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I've been struggling a lot lately to produce a map in R with the ggplot2 package. So far this is the map I managed to achieve (where each little plygon stands for a city) :

enter image description here

The data used for this map is here, the code used for this map is:

#require 
library(ggplot2) 
library(rgdal)
library(plyr)
library(dplyr)

#open df
data = read.table("datafr_comm.txt", header=T, sep="\t", quote="", dec=".", colClasses=c(rep("factor",)))
data$score <- as.numeric(as.character(data$score))

#open shapefile 
mapa <- readOGR(dsn="France",layer="codes_postaux_region")
mapa <- spTransform(mapa, CRS("+proj=longlat +datum=WGS84"))
#prepare for merging dataframe/shapefile by ID
mapa@data$id <- rownames(mapa@data)
mapa@data   <- join(mapa@data, data, by="ID")
mapa.df     <- fortify(mapa)
mapa.df     <- join(mapa.df,mapa@data, by="id")
#merge dataframe/shapefile
plotDatafr <- left_join(mapa.df, data)

#plot map
ggplot() +
geom_polygon(data = plotDatafr, aes(x = long, y = lat, group = group), fill = "white", colour = NA) +
geom_polygon(data = plotDatafr, aes(x=long, y = lat, group = group, fill=item), colour = NA) + 
scale_fill_manual(values = c("#009E73", "#F0E442", "#0072B2", "#D55E00", "#CC79A7"), name = "") + 
coord_map()

Now, I can't figure out a way to fill automatically the white zones on the map by calculating an average of the surrounding points. I tried many things including the stat_density_2d or stat_bin2d functions, but no way to achieve what I really want.

  • I'm aware of this post but could not adapt it on my own problem... – Mathieu Avanzi Nov 27 '16 at 17:17
  • Is this some sort of discrete classification? So there's no interpolation possible? Do you just want to assign each unknown region to one of the categories? I can't think of a statistically rigorous way of doing it without a complex multivariate spatial model. Plenty of ad-hoc methods spring to mind, like building an adjacency graph and using a colouring scheme based on majority neighbours or something... Either way its not a heatmap and its not smoothing (unless interpolation is possible). – Spacedman Nov 27 '16 at 18:26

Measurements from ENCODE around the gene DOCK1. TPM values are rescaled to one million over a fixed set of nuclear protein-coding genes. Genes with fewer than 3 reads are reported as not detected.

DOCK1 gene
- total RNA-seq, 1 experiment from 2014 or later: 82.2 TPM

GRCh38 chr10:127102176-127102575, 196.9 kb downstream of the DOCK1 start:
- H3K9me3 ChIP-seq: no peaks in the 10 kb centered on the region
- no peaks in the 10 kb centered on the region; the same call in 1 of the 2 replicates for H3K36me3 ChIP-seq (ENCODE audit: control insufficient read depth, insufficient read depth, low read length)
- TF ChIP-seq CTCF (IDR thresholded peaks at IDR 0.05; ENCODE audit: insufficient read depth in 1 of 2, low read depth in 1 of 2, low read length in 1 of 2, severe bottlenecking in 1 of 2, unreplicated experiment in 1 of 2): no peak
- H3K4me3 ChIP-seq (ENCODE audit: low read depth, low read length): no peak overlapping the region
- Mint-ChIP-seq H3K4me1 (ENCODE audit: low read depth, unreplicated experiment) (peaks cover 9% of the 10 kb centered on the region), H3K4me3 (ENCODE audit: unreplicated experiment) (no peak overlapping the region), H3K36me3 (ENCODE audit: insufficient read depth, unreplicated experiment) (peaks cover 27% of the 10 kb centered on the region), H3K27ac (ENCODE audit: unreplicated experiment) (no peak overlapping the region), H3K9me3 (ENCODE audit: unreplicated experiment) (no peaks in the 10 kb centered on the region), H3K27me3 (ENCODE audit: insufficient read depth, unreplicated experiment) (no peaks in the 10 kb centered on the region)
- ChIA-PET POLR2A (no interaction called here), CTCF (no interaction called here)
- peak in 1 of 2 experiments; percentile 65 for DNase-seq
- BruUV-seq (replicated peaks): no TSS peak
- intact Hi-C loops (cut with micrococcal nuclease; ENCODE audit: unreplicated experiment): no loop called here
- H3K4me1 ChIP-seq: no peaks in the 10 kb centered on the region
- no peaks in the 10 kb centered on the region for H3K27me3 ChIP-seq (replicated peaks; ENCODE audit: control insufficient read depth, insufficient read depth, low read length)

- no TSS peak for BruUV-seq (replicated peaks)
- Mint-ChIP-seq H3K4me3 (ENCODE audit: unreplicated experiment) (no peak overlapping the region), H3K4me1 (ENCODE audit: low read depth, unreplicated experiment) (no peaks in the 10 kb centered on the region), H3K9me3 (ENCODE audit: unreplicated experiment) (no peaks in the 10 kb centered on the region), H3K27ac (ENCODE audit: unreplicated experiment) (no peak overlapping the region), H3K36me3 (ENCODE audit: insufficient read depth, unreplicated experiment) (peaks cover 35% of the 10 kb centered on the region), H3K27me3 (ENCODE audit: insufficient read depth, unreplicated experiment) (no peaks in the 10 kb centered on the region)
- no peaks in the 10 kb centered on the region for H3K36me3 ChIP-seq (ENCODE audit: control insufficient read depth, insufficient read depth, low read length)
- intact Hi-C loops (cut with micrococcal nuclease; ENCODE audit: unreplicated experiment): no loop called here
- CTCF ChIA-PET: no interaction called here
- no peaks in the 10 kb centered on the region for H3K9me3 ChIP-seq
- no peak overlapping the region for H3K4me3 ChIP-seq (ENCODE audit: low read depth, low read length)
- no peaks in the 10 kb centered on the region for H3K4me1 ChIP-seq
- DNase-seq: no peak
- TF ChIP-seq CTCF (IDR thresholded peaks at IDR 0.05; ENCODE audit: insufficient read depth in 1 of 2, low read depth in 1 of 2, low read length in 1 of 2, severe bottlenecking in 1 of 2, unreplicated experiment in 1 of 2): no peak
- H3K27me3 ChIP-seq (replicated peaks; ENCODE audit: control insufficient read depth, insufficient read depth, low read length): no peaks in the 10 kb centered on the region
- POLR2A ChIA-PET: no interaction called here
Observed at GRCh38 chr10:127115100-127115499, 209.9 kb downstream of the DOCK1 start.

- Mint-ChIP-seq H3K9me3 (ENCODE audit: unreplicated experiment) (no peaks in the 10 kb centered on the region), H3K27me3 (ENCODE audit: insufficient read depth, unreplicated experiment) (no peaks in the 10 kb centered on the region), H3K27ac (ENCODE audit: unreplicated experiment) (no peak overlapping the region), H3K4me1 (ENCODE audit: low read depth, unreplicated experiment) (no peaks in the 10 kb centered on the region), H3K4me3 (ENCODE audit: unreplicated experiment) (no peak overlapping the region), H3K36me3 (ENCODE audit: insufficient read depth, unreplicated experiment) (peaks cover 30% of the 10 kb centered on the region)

• @spacedman I m more looking for an ad hoc solution since this is kind of a discrete classification (values are assigned to each region). – Mathieu Avanzi Nov 27 '16 at 20:52
  • 1
    So would setting the missing values to the value of the nearest non-missing value be okay? – Spacedman Nov 27 '16 at 21:12
  • If you just want the map to "look nice", you might consider some "photoshop" style display filters instead of trying to get R to generate something? – barrycarter Nov 27 '16 at 22:03
2

Here's the "assign value of nearest non-missing value by centroid distance" solution.

I'll use a simpler data set so you can see what's happening.

require(raster)
require(spdep)
columbus <- shapefile(system.file("etc/shapes/columbus.shp",package="spdep"))

To which I'll add a THING column which is a factor with a lot of missing data. Set the seed for reproducibility:

set.seed(310366);columbus$THING = as.factor(sample(c("A","B","C",NA,NA,NA,NA),49,TRUE))
spplot(columbus,"THING")

original data with missing values

Now I need the FNN package for nearest neighbours. I'll then calculate the nearest neighbours of the centroids of the polygons with missing THING to the ones with non-missing THING:

require(FNN)
srcs = coordinates(columbus)[!is.na(columbus$THING),]
dsts = coordinates(columbus)[is.na(columbus$THING),]
nn = get.knnx(srcs, dsts, 1)

Now nn$nn.index is an index into the non-missing THING values, so I can fill in the missing things with a lookup into the missing things. Like this:

columbus$THING[is.na(columbus$THING)] = columbus$THING[!is.na(columbus$THING)][nn$nn.index]

spplot(columbus,"THING")

nearest-neighbour fill in

To use this correctly, make sure your geospatial data is on a metric coordinate system, so before you project to lat-long. You should probably also wrap it up into a nice function.

fillin <- function(shapes, name){

    srcs = coordinates(shapes)[!is.na(shapes[[name]]),]
    dsts = coordinates(shapes)[is.na(shapes[[name]]),]
    nn = get.knnx(srcs, dsts, 1)

    shapes[[name]][is.na(shapes[[name]])] = shapes[[name]][!is.na(shapes[[name]])][nn$nn.index]
    shapes
}

Then you can just do:

 columbus = fillin(columbus, "THING")

Here's your french data (plotted with spplot rather than faffing around with ggplot, so different colours):

before and after

This was done on mapa just after the data is joined to it, and without doing an spTransform.

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